Crown Jewel ~ inspired by the Taj Mahal, which is often referred to as
‘Poetry in Stone’
The History of Lost Love
Shah Jahan of the Mogul dynasty was yet to accede the throne when he heard about the unsurpassed beauty of Mumtaz. He took Mumtaz as his third wife in 1612. For the next 18 years Shah Jahan and Mumtaz were inseparable. Shah Jahan took his wife along on every journey and war campaign. Over the years Mumtaz came to be his best friend, his critic and a canny political adviser. Mumtaz was expecting their 14th child when Shah Jahan embarked on a campaign against the Lodhi Empire in 1631. In the heat of the Indian summer, the army traveled to the Deccans. Mumtaz, who had accompanied the emperor, went through a rigorous childbirth. She died in Burhanpur. On her deathbed, she asked her husband to promise her that he would build a monument to their love. Legend has it that he locked himself in his room for eight days without food after Mumtaz passed away. After burying Mumtaz temporarily in Burhanpur, Shah Jahan went about constructing the Taj Mahal in right earnest.
He summoned the best architects and artisans from far away lands like Multan, Kannauj, Lahore, Iraq and Persia. He arranged for the best marble from all around. It took 22 years, 22,000 people, 400 elephants and 32 million rupees to build the Taj Mahal. The result: an awe-inspiring structure, which is one of the most globally recognized symbols of grace and beauty.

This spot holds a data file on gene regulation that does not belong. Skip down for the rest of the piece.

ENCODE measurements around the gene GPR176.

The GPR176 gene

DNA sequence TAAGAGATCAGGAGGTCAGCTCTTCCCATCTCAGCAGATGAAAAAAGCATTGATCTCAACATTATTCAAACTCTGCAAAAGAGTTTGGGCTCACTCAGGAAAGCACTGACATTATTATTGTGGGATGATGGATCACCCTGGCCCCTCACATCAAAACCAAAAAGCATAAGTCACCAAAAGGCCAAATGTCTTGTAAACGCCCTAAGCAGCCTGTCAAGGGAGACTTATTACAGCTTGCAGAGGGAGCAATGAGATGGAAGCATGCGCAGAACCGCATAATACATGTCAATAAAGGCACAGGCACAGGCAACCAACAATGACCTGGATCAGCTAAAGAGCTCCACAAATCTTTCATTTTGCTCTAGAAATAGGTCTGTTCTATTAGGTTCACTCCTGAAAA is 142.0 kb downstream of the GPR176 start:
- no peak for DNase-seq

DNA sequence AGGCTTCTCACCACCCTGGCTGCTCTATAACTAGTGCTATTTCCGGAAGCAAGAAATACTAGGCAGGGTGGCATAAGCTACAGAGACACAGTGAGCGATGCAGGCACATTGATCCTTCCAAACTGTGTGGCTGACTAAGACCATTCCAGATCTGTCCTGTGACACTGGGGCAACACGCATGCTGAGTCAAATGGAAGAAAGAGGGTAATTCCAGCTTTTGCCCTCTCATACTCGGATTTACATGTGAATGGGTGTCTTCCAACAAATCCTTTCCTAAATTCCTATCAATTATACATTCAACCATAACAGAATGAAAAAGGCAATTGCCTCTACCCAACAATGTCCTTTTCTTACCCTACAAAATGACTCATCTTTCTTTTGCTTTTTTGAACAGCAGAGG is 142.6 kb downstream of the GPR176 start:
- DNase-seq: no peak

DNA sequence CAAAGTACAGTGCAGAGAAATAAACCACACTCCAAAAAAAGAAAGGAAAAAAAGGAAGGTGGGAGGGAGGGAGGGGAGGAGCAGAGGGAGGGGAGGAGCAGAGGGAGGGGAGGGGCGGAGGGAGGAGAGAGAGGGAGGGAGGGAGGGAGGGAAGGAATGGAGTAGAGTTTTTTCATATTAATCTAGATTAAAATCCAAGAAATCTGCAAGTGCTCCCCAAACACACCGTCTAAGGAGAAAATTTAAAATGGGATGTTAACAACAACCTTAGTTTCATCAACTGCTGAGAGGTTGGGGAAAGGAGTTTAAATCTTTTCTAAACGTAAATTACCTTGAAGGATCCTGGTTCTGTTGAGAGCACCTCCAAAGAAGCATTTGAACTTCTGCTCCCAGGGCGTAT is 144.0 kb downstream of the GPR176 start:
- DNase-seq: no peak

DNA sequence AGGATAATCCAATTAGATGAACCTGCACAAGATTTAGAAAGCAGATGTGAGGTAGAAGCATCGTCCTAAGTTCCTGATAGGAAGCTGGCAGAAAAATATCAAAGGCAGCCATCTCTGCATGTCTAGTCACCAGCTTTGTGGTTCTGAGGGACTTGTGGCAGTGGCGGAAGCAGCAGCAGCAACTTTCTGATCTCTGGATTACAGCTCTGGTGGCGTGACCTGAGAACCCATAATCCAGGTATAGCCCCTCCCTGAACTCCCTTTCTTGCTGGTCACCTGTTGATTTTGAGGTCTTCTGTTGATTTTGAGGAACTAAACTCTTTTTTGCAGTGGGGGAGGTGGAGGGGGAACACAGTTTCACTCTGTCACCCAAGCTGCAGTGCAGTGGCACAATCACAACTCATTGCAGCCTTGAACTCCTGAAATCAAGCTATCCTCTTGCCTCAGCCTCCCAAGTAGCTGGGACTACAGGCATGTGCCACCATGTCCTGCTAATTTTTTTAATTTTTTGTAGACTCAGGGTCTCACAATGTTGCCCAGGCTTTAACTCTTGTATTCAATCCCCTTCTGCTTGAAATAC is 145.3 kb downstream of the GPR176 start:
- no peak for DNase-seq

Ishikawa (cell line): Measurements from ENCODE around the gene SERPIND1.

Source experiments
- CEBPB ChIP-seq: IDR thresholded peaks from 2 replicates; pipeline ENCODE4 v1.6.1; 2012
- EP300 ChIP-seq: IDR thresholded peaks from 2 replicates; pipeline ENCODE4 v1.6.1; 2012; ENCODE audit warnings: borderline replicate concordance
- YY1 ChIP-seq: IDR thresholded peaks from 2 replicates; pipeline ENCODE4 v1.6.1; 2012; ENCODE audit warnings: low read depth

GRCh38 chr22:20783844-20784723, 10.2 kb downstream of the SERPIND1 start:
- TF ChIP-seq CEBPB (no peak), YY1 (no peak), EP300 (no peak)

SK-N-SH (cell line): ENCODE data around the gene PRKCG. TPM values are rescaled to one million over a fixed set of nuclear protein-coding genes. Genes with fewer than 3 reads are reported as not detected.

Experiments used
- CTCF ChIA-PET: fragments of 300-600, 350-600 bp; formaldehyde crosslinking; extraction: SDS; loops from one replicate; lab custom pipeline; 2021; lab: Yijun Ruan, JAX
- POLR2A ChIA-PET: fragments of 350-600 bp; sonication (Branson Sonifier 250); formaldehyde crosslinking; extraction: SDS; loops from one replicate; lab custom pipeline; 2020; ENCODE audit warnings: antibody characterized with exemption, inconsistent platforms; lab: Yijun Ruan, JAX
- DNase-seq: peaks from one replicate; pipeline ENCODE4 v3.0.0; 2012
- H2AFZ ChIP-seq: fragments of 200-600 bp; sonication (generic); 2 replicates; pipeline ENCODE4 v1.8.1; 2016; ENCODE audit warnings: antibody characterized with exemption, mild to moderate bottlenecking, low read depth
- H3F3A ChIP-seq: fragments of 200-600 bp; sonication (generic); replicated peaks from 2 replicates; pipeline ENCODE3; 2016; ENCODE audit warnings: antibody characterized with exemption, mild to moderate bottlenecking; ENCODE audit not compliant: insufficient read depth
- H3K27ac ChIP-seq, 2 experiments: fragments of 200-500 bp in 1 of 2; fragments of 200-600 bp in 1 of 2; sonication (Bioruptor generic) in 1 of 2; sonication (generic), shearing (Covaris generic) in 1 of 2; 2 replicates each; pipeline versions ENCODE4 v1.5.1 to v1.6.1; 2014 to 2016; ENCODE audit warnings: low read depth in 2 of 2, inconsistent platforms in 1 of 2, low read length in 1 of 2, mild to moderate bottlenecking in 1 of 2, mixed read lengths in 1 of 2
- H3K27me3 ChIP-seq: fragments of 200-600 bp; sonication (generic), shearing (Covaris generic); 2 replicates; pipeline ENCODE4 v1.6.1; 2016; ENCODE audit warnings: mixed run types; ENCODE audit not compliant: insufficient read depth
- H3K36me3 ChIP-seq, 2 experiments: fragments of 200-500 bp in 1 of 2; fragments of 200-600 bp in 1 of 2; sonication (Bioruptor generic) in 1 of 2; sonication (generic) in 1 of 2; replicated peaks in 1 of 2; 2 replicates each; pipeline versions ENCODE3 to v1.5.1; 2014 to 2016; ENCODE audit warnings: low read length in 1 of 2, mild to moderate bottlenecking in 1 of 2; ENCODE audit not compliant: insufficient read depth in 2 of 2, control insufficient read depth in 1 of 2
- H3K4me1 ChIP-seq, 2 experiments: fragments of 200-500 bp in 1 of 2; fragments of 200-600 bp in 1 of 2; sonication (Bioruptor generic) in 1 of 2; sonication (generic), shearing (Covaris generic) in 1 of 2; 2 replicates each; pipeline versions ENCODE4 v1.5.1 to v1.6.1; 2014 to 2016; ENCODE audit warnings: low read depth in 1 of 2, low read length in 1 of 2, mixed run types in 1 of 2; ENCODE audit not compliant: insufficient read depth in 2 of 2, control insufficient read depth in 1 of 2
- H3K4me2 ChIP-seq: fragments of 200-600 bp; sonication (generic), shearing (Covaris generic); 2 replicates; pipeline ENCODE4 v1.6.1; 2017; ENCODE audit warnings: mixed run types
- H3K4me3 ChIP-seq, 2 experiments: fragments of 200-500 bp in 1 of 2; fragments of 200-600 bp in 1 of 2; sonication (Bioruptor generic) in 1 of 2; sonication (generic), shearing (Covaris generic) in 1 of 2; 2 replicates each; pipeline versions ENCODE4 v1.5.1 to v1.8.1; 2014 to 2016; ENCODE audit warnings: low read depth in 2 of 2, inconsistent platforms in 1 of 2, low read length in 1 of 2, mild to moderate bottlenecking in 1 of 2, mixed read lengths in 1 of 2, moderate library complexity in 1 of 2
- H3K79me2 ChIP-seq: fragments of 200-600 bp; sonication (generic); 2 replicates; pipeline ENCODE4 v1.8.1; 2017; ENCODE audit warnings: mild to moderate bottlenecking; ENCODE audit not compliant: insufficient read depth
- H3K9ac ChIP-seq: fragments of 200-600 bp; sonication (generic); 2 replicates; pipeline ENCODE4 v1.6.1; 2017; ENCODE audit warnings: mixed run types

The Magnificent Monument
Built on a raised, square platform it is as tall as a 20-storey building. You enter through an imposing gateway. The complex consists of an elaborate garden set in the typical charbagh style, a mosque, a guesthouse and several other charming buildings. The mausoleum itself stands at the farthest end of the complex, right along the Yamuna River. The signature central dome (58 ft in diameter and 213 ft high) is truly magnificent and is echoed in the smaller domed chambers on all sides. The four slender minarets that rise from the corners of the mausoleum complete the picture of symmetry.
The undisputed majesty and beauty is further reflected in the exquisite artistry created by inspired artisans from Baghdad, Shiraz and Bukhara. Exquisite floral patterns and calligraphy on both the exterior and interior were inlaid with precious stones such as jasper and agate. Quotations from the Koran were etched into stone archways; a pinnacle was set on the central dome; and thus came to life the most splendid resting place a lover could ever hope to find on this planet!
By Ravi Kunjithai
Beautiful intricate abstract design bursting forth in hues of light blue and gray, yellow / orange, and even a hint of rose, all interspersed with lovely metalic golds.
All artwork is © Rhonda L. Hall, All Rights Reserved. You may not use, replicate, manipulate, redistribute, or modify this image without my express consent.